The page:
After strolling up a hill near his house, he finds a cliff with a cove at the bottom and a huge tree growing over the water.  What’s special about this particular tree is that it currently serves as the resting spot for a house that defies logic while embracing the amazing.  As curious as he is kind, one look at Od Manor would have been all it takes for him to consider heading into the sideways house, but when he sees a shadow inside, he climbs down to make sure no one is in trouble.  Once inside, he discovers that no one is in trouble but that the term living room has never been as literal as when an ottoman starts asking questions.  The house’s owner is called Fäet Odstein, which would be odd enough if he weren’t also the literary persona of JD Estrada.  Adventure ensues as Fäet discovers that John dreams about flying. Intent on helping the boy out, they seek the help from a library pillaging bookworm, angels, spiders, and even take a moment to contemplate at the meaning of life in the linen lagoon as they try to discover what it takes to fly.


Apart from a whimsical adventure that feels like a lover letter to works by Hayao Miyazaki, Given to Fly is also the first of what will be a series of stand-alone middle-grade novels with Fäet Odstein as one of its protagonists.  The purpose of these books shall be to offer stories without violence that hopefully get more children to read and dream.

Influenced by Hayao Miyazaki, Peter Pan, and dreams of flight, Given to Fly is a book full of heart that skips the violence in favor of the fantastical.

Grab a copy today HERE on Amazon!


IMG_1040This is not the first time JD Estrada has written middle grade fantasy stories.  His Daydreams on the Sherbet Shore have been described as whimsical bedtime stories with a lot of heart.  That same heart was the main driver for this story.  Like most of his works, Given to Fly was written longhand in one of the best gifts Estrada has ever received in his life.  A long time ago, his wife gifted him a hard cover notebook.  The image on it was particularly special to him.  She had asked him what image meant the most to him.  Without batting an eye, he looked up the image to the Pearl Jam single by the same name.  A couple of months later and with misty eyes, he had a hard cover notebook with that same image and the name could only be Given to Fly. But what to write about…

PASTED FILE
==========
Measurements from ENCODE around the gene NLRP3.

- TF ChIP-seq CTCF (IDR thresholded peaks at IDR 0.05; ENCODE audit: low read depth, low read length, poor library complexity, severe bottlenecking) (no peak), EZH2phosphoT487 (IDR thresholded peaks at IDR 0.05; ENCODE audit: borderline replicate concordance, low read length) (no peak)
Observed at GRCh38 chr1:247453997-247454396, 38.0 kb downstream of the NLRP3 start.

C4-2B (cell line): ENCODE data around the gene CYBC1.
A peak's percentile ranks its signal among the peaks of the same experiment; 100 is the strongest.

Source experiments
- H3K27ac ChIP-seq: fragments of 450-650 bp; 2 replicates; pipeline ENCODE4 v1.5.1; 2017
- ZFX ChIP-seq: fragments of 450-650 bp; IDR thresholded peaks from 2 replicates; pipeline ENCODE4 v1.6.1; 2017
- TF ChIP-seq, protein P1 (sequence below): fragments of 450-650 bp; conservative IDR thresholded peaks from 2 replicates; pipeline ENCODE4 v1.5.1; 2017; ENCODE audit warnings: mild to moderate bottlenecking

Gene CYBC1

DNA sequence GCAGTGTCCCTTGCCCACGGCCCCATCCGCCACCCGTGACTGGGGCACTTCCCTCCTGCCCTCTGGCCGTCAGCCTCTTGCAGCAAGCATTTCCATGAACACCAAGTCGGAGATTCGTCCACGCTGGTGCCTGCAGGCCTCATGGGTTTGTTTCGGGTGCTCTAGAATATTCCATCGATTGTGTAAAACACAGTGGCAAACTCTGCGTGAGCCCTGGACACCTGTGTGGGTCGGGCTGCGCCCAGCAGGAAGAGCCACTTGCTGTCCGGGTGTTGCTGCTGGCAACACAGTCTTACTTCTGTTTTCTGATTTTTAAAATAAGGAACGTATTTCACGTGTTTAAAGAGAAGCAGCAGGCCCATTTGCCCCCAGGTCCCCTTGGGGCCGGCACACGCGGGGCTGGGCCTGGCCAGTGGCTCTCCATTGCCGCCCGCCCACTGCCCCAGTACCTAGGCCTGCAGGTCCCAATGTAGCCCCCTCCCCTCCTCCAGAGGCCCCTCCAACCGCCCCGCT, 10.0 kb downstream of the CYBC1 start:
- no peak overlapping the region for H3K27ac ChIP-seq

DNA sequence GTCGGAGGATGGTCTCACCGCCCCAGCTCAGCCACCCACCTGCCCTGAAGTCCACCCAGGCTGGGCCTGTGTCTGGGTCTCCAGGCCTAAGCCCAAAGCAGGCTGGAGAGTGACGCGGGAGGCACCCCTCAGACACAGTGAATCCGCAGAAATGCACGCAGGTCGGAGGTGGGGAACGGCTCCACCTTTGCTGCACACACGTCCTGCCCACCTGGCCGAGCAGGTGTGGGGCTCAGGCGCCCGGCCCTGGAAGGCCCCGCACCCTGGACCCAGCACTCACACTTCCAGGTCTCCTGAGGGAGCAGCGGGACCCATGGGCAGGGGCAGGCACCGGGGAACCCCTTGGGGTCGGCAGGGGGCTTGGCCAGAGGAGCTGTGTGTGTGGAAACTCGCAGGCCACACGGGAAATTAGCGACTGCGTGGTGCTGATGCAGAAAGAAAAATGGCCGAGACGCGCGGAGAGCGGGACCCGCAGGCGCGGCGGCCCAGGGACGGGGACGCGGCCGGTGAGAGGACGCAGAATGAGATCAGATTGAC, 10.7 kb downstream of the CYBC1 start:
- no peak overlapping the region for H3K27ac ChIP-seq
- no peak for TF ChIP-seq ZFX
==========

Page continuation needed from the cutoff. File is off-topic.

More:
The question lingered in the air and rumbled in his brain until a trip to Orlando had him and his wife going to Epcot Center and getting on the Soarin’ ride for the first time.  As sights, sounds, and smells washed over him in the beautiful flight simulator, an idea was born and by the end, he had soared right into an epiphany.  “It’s going to be about a boy who dreams about flying,” he told his wife through tears of joy after getting off the ride.

Several years have passed after that ride and finally Given to Fly is ready for you to read.  It is a tribute to things that bring him joy and a song that makes his soul smile.

IMG_0864In honor of the band that has inspired his life so much, all proceeds for Given to Fly and all other Estrada books for the remainder of 2018 shall be donated to Actionforjackson.org in support of #EBAwareness.  Epidermolysis Bullosa is a family of rare genetic disorders that affect the body’s largest organ: the skin.  Eddie Vedder (lead singer for Pearl Jam) has worked hard to support this cause.  It is a small token of gratitude for everything the band means to Estrada and aligns with his #Humans4Humans efforts to support different causes and try to make a positive impact through his writing and any other efforts to support good causes that help our fellow humans.

qjWC_df-_400x400 (1).jpgFind JD at:

Website – www.jdestradawriter.blogspot.com

Twitter – www.twitter.com/JDEstradawriter

Instagram – http://instagram.com/jdestradawriter/

Google+ – https://plus.google.com/u/0/

Facebook page – www.facebook.com/JDEstradawriter

Goodreads – https://www.goodreads.com/author/dashboard

Soundcloud – https://soundcloud.com/j-d-estrada

 

Hot New Release – “The Liminal Hymns” by Anaïs Chartschenko

**I’ve only read a little from Anaïs Chartschenko (and, yes, I have to copy/paste her name every time), but so far I’m very impressed by her work.  So, when given the opportunity to help promote her newest creation, I jumped on the chance.  I’m looking forward to this collection and to giving her a listen as well!


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The Liminal Hymns sing the story of moments between, leaving certainties to embrace doubt. Liminal spaces are explored through examinations of mythology, philosophy, and religion. With sardonic shots of whiskey and wit, this collection delves into the sensory and psychological kaleidoscope of the human condition.

See it on Amazon!

See it on CDBaby!

Black Powder4New Ideas10Not Just Jacob


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Anaïs Chartschenko hails from the Canadian wilderness. She has come to enjoy such modern things as electric tea kettles. Her published works include:

Bright Needles
The Whisper Collector
The Weightless One
Perfect Break
The Liminal Hymns

 Follow Anaïs:

www.anaischartschenko.weebly.com